Sure you can. You can do whatever you want because you are the author. That said, there’s one caveat. Make sure it fits in with the rest of your story. If it takes the reader out of the story because it’s so different from everything else that it screams ‘I’m not like anything else… Continue reading Is it okay to make up an imaginary place for only one spin-off when the place bears no effect on the plot but I’m only using it cause I have never been to a real place like that?
Some writers really need the exercise of creating detailed back stories for their characters or else they won’t know them well enough to tell their stories. If you are that kind of writer, then there’s not another option for you. On the other hand, if you believe that you know your character well enough to… Continue reading Should I write detailed back stories for my characters, or is there a better, easier way to understand who they are?
The secret to good scenes is to make them essential to the story, make them move, and don’t weigh them down with too much extraneous material. Figure out what the scene is about. The how, why and what of it. Figure out how you want it to end. Yes, scenes have endings just as stories… Continue reading How do I write a scene that works?
There is no excerpt because this is a protected post.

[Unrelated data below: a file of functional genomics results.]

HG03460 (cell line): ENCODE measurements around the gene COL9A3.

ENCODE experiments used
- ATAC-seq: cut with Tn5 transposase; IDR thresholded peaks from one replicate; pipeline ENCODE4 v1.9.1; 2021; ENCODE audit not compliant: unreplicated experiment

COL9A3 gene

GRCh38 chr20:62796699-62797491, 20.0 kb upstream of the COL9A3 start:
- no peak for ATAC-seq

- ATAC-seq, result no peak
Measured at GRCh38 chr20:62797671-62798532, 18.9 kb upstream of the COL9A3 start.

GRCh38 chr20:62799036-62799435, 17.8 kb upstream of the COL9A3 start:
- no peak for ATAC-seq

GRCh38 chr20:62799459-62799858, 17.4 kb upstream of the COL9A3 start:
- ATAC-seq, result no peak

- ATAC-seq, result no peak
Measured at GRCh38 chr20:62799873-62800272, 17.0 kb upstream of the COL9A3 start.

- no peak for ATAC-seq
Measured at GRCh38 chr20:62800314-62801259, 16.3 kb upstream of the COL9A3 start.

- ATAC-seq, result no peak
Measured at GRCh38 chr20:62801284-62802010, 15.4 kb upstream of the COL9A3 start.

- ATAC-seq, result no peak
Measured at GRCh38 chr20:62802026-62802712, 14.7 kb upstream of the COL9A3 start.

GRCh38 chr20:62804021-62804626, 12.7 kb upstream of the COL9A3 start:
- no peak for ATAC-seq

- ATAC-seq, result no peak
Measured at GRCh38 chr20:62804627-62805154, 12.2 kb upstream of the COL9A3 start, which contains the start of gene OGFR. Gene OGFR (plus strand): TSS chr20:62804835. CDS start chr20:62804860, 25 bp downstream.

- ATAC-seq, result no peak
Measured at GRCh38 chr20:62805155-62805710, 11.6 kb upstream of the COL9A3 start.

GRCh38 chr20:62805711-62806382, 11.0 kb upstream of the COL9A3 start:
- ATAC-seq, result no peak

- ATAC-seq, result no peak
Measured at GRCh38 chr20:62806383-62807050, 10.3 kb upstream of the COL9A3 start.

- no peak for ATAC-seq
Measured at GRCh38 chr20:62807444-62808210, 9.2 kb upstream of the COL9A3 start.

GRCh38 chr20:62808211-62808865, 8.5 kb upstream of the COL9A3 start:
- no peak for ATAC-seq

When you write a story, the plot is the big deal. Everything else must point to or enhance the plot. The story. What happens. So —- if describing your character’s clothes helps move the story forward, then you describe them. If describing their clothing enhances the story by telling the reader something about the characters,… Continue reading When writing a scene, should I really describe the clothes of each character? What is the best way to not mess it?
I will never sell or trade your information. You will have the choice to opt out of mailings from me if you feel it's not what you're after. Thanks for following me and I hope to run into you on the web!
There’s a fun exercise that does exactly that. It might not lead to stories that will change the world but it will lead to stories that people will like to read. And who knows, you just might win a prize with one of them. On a small slip of paper, write a one-sentence description of… Continue reading How can I think of ideas for the plot of a story?
The difference is length. A short story is anything less than a novella. Since most novellas are approximately 20,000 to 40,000 words, a short story is anything less than that. The usual length for a short story back in the day when they were printed was 4,000 words because publishers allotted that much space in… Continue reading What’s the difference between a novel, novella and short story?
Yes you can. A novella is just like a novel except shorter. As such, it can contain everything that a novel contains but in more compact form. If you decide to have multiple viewpoints, make sure the reader is clear as to which character’s mind you are in at the moment. That’s not hard, it… Continue reading Can you have multiple POVs in a novella?
For me, the answer is —- both. I plot out a story as a synopsis in a linear manner, pretty much one paragraph describing what will happen in each chapter. But then I go back over the whole thing and, often, move chapters around until they make as much sense as possible and lead nicely… Continue reading Do you write your story linearly or do you write chapters as you go and put them in order later?